Many communities and individuals in Ghana are benefiting immensely from microfinance support through the provision of microcredit for water and sanitation purposes, small business support, and farming. Walter Hughes Jnr and Rocky Mount VA Club, Bill Slicker(Rotary Club of Dallas), Carl Treleaven, Shel Douglas, Peter Veerbeck and many more Rotarians are leading the way on this project. A total of $150,000 from four different grants have been invested in microcredits since 2017. Stegenor Microfinance Ltd has also matched up with $30,000 to be recycled into lending to rural and deprived communities.
The program which was launched by the Kumasi Rotary club in partnership with Stegenor Microfinance Ltd is intended to create alternate means of livelihood and also support enhance the provision of water and construction of microflush toilets in deprived communities. The program was launched two years ago and has served 6,490 individuals in 23 communities in the Ashanti Region of Ghana.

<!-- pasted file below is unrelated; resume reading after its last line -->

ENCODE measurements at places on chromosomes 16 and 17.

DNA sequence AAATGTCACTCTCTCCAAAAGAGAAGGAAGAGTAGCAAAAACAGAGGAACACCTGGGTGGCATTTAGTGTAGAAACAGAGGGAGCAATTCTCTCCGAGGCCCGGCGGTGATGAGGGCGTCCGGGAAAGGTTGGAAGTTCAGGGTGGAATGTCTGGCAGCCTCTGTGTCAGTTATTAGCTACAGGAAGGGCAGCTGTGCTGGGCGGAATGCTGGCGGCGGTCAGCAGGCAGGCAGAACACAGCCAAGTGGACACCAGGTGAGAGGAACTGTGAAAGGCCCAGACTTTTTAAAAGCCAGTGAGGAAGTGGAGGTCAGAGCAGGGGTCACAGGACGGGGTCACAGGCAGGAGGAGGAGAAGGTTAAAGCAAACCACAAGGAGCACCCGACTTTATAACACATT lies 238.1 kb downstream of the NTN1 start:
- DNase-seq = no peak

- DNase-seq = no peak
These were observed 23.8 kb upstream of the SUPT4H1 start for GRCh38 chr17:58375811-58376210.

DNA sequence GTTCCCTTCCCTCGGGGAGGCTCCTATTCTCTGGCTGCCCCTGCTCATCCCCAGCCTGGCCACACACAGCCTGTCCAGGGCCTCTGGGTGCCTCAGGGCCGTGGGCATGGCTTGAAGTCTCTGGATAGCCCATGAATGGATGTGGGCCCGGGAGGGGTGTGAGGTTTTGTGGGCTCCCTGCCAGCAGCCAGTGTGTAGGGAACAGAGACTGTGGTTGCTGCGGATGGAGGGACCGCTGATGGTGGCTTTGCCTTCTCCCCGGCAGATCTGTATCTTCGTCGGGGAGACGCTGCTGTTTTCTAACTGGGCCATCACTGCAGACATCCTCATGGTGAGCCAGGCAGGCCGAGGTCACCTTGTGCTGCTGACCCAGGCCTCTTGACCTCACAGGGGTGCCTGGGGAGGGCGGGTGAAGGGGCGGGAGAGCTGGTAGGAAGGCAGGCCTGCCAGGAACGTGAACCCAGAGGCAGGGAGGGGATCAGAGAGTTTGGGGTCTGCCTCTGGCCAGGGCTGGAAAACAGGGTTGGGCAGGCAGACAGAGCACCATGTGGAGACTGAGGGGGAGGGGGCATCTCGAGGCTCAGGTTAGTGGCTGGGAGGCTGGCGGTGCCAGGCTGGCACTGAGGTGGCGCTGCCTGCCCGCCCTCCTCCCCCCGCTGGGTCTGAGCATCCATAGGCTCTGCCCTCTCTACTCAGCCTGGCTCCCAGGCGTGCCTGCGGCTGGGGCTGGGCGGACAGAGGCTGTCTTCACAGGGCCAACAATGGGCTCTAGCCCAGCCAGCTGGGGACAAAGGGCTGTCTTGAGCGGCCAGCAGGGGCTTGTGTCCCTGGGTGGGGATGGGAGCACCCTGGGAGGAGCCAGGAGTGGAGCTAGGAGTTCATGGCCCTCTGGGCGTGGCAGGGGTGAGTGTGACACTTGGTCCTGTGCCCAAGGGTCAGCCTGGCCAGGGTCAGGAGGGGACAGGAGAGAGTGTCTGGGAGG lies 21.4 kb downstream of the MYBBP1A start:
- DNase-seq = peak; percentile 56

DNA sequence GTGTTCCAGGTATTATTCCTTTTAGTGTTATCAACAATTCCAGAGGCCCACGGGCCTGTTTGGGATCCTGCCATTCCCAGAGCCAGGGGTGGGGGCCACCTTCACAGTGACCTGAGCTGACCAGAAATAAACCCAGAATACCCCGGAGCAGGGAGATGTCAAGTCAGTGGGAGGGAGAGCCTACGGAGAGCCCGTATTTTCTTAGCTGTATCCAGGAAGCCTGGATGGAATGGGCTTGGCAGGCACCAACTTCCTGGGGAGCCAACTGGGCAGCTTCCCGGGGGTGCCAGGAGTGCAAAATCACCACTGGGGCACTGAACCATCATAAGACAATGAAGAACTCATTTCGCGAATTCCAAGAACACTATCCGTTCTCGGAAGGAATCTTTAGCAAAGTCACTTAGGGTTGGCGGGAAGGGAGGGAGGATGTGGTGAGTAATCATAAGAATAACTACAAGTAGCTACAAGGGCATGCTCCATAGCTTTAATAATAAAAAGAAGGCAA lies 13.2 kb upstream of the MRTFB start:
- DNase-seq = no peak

Water: Drilling new boreholes, mechanization of manual boreholes and repairs on broken once are the interventions this program covers. Loans are extended to individuals and communities with accountable WATSAN framework. The proceeds from the sale of water are used to repay the loans and the remaining held in a WATSAN account for future repairs. Some communities have been able to generate income from this intervention to support other amenities.
Sanitation: Microflush toilets are being constructed in Ghana with support from microcredit scheme at marginal interest rates. These toilets are affordable, environmentally friendly, easy to construct and uses a biological system to convert waste into compost which can be applied to back yard gardens and commercial farms. This technology was invented by Dr. Steve Mecca and its’ been adopted all over Ghana, Kenya, Ethiopia, Haiti, India and other parts of the world. Over 300 households have been installed with microflush toilets. Some churches and schools have also had this toilet system. There are no scents, it is hygienic and environmentally friendly. Microflush toilets are cost effective and can be lasts longer than pit latrines. Our goal is to replace the old pit latrines with this organic invention.